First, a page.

1

I have a similarly old 1975 Peugeot Mixte UO18. I replaced the back wheel with a 700C Dimension Road Rear Wheel with Shimano 2200 hub and put a SRAM PG950 9-speed Cassette (SR-PG950-34) on it. Buying a readymade built wheel was much cheaper than trying to reclaim the old hub. Two things: I had to stretch the frame a bit to fit the 9-speed hub. Our ...


1

In short, no. Bad idea. But if you get lucky a couple of times, yes, it could work like you want. 8spd freewheels cost about the same as 7spds, so not much risk in 'going for it' and failing. Realistically, stick to 7 spd and upgrade the RD for the extra capacity to deal with the big cog if you must... but I'd try it out first, they usually ship long cage ...


1

Yes - 24 to 34 is a big jump, but in practice it just takes another half to one second to complete the shift. Also helps that you'll be riding relatively slowly by the time you want that gear, probably ~10 km/h and likely half that speed. A freewheel is not cheap but is not ridiculously expensive either. You should buy one, fit it, and try it out.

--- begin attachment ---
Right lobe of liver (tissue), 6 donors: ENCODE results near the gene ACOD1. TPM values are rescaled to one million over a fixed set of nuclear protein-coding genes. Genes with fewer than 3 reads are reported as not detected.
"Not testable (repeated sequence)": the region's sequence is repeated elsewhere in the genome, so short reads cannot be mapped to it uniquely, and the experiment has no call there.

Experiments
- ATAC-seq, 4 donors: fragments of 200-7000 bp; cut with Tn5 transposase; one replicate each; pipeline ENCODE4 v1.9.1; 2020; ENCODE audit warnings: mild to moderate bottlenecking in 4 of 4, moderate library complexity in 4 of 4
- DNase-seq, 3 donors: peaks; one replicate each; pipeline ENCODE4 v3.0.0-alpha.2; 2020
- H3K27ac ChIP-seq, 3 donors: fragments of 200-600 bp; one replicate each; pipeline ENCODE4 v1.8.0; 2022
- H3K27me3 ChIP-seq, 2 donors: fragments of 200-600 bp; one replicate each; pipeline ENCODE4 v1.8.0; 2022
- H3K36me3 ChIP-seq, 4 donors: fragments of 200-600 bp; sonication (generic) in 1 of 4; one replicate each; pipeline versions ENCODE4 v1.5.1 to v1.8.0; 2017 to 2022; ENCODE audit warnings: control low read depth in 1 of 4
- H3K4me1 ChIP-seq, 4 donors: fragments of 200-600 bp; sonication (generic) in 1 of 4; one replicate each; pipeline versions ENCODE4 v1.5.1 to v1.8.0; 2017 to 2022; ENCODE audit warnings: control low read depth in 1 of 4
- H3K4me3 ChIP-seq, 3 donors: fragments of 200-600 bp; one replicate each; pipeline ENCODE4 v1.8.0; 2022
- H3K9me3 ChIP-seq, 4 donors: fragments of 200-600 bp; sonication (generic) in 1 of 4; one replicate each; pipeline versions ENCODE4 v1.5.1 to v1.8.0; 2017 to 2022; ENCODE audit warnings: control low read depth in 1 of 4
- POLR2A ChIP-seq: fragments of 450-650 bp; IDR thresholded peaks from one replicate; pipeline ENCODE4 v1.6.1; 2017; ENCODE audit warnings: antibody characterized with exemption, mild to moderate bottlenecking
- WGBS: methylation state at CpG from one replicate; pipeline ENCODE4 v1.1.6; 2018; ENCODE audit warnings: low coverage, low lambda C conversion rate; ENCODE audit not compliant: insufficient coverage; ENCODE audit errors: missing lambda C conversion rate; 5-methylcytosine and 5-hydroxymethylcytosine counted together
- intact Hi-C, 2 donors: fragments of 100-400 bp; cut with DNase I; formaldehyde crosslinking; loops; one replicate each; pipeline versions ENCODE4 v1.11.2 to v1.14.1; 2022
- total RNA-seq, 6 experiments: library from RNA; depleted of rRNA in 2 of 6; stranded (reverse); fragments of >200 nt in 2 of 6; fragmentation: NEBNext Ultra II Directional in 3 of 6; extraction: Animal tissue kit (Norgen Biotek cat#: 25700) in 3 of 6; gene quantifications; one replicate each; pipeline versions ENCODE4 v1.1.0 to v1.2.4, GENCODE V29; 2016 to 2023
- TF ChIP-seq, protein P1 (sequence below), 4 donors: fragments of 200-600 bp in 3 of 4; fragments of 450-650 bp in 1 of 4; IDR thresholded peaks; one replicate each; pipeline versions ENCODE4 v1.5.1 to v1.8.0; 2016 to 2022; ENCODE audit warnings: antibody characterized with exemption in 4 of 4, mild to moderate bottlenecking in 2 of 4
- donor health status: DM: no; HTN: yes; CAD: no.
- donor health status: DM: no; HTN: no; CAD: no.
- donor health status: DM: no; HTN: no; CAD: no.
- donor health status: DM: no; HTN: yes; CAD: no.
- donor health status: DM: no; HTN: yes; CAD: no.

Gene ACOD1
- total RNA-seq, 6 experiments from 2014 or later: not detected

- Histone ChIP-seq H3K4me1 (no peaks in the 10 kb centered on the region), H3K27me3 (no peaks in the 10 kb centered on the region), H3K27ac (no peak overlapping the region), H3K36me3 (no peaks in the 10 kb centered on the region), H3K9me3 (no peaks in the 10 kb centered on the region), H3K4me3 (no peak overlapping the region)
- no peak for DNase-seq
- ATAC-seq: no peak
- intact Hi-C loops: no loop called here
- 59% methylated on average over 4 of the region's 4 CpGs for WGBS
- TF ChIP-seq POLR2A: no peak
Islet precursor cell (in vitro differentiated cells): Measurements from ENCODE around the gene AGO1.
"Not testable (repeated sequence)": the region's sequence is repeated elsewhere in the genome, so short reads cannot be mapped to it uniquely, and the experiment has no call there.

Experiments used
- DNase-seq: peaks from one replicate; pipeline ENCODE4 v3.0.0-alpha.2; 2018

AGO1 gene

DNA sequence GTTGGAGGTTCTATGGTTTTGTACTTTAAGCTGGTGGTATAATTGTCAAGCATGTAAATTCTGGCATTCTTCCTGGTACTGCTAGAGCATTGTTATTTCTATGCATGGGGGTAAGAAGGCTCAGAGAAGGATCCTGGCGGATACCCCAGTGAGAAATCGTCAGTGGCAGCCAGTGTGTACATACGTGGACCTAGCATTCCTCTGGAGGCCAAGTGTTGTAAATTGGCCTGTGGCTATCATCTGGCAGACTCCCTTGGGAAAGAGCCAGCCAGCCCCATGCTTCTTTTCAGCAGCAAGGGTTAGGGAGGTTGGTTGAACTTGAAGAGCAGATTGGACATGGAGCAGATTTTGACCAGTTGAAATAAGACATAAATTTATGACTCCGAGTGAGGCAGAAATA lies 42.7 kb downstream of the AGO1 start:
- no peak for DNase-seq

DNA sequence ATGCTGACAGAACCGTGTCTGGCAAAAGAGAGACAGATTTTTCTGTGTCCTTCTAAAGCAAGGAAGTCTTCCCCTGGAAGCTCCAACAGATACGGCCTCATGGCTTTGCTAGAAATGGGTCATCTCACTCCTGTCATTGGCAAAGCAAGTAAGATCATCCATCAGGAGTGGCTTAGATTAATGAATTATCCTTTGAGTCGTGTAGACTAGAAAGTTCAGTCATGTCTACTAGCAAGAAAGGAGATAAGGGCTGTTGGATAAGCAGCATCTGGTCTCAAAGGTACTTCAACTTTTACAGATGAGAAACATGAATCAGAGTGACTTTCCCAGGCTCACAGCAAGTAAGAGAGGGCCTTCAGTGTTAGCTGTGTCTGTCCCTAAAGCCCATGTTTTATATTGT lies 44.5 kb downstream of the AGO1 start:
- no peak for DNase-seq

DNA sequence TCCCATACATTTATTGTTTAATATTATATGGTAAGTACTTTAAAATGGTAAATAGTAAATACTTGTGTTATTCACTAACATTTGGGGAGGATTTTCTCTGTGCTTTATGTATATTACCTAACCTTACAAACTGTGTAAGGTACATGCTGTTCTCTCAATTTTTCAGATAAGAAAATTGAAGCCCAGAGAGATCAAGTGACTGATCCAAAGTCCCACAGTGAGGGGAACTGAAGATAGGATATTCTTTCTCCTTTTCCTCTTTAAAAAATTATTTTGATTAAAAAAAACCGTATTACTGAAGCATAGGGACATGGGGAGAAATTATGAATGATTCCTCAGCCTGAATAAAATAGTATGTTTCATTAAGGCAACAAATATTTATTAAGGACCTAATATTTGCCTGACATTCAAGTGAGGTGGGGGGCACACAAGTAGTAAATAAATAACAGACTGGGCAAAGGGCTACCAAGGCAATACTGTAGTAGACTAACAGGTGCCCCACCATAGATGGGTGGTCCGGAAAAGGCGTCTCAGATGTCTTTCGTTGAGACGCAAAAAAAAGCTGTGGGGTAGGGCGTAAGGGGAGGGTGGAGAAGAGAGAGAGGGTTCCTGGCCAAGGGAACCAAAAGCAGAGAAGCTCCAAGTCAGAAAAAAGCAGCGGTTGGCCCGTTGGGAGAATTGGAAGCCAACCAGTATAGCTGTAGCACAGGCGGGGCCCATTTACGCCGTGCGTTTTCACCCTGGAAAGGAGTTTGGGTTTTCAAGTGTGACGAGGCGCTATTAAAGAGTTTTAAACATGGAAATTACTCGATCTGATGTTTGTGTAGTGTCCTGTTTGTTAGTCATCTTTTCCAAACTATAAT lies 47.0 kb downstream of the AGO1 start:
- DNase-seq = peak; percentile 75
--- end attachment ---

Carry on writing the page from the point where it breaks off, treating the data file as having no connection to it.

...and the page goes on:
1

Yes - chains can be broken and will also wear quicker when under stress from low gearing. I have snapped a almost new KMC chain while on a 15% climb. I would have been in 26/42 on a 26" MTB. Fortunately I was going very slow. The pedals spun, so I clamped on brakes while unclipping. The slope meant I couldn't reach the ground straight below the seat, ...


1

If I don't ride hard, is it ok to use an 8 speed freewheel? Here are two answers: No, because a person who asks this question clearly understands the risks. The fact that someone who understands the risks is asking the internet whether the person should assume those risks indicates that the person is not capable of judging (or is uncertain of his ...


1